One of the challenges of making contour-cut decals is alignment. Making professional quality decals requires getting the cutter to trace the outside of the printed image as closely as possible. Graphtec and Vinyl Express Q Series cutters are very precise and can be dialed into a fraction of a millimeter, so most people start their fine tuning there. But if you’re starting with the cutter, you may be ignoring the base of the problem. After all, the process is called print and cut, not cut and print. So if your print and cut paths aren’t aligning, the problem may be in the printer’s settings. The place to fix this is in the Page Feed adjustment, which controls the intricate dance between the print head and media feed. If the page feed isn’t right, the length of the actual print job won’t be correct. If the print job is too short, it’s going to be harder to align the cut path. So this is where the fine tuning starts. Many sign folks don’t know that. And many of those that do are not using the Page Feed Adjustment correctly. Fortunately, getting it right is easy. Here’s how.
Page Feed Adjust Basics
So you may be thinking just what the heck is a page feed adjust and how does it affect my decal production? First things first. Let’s review what the page feed adjust…adjusts. Then we’ll look at how it factors into print and cut precision.
The purpose of the page feed adjustment is to coordinate the movement of the print head along the x axis and that of the media along the y axis. It keeps the print head’s passes timed to the grit rollers moving the media through the printer. It’s usually fairly obvious if it’s not right because if they’re out of sync, you’ll see banding. If the media is moving faster along the y axis than the print head is along the x axis, you’ll see white gaps between the print passes. If the media feed is too slow, you’ll see dark overlapping bands where the print head passes overlap too much.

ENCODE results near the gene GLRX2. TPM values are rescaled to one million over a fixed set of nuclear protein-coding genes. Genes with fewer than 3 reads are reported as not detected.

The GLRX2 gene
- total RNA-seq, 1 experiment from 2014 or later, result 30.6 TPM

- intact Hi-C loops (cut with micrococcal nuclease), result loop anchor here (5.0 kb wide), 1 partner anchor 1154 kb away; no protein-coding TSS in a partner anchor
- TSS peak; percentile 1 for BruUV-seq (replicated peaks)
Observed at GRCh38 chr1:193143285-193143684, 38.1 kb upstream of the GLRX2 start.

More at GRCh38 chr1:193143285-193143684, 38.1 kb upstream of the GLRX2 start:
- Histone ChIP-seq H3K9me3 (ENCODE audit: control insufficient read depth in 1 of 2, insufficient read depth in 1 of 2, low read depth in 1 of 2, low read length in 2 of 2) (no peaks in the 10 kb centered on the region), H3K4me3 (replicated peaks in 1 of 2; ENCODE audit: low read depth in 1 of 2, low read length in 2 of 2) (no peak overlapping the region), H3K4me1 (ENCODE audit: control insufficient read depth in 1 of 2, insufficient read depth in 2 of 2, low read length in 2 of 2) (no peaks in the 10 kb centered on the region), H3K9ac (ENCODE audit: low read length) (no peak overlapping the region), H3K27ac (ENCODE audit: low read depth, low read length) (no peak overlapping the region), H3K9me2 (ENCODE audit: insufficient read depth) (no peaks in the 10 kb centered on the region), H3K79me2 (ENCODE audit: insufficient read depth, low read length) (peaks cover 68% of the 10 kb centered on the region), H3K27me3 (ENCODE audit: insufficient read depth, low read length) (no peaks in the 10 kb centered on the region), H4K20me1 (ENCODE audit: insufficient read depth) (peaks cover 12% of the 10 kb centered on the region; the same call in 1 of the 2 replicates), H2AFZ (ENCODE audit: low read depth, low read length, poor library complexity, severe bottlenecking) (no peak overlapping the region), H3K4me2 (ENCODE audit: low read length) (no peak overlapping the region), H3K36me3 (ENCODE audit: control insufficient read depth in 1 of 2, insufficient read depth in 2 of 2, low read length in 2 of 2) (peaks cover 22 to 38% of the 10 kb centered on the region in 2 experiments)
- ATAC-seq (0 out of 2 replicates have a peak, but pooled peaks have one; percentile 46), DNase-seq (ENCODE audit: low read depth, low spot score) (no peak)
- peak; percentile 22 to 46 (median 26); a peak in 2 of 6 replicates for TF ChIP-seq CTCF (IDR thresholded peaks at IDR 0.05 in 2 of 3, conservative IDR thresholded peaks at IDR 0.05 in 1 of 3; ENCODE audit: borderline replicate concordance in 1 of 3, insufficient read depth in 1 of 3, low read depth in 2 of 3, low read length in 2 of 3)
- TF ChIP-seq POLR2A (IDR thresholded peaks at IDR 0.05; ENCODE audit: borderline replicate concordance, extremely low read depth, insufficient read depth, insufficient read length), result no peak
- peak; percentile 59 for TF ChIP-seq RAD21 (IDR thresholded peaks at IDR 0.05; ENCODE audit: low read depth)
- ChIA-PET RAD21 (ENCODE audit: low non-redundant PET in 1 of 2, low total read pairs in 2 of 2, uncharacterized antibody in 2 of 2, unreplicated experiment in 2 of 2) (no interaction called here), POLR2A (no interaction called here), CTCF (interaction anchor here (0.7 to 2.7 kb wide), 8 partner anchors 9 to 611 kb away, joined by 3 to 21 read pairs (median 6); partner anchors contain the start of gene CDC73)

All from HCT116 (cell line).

With MUTOH’s intelligent interweave or ‘wave print’ firmware activated, little imperfections in the page feed adjustment can go unnoticed, until you try to create a contour-cut decal. Then the cut path will be perfect at the beginning of the print and out of alignment at the end. This misalignment is caused by an uncorrected page feed error. On a typical printer, this error can be as much as 4mm on a 500mm print, or 1/8″ every 20 inches. That doesn’t sound like much, but it adds up. That means if you print a 4 foot long image, it will be about 1/4″ shorter than it’s supposed to be. Leaving that large an error uncorrected makes for misaligned print and cut paths. If you have a fussy customer or unforgiving artwork, that’s a bad day at the office. The good news is, it’s easily corrected with a little page feed adjustment.
The page feed adjustment process is covered in detail in your ValueJet owner’s manual, so we’re not going to discuss it in detail here. If you have a PrismJET VJ48 or MUTOH ValueJet 1204, you’ll find the directions on section 4.2.6 of your owner’s manual. Click here to view the manual from our Tech Support blog. As noted above, some customers who are using this feature aren’t quite doing it right. So pay attention, there may be a pop quiz at the end. The page feed adjustment process requires three steps. They’re all easy, but all essential. Here’s a quick summary.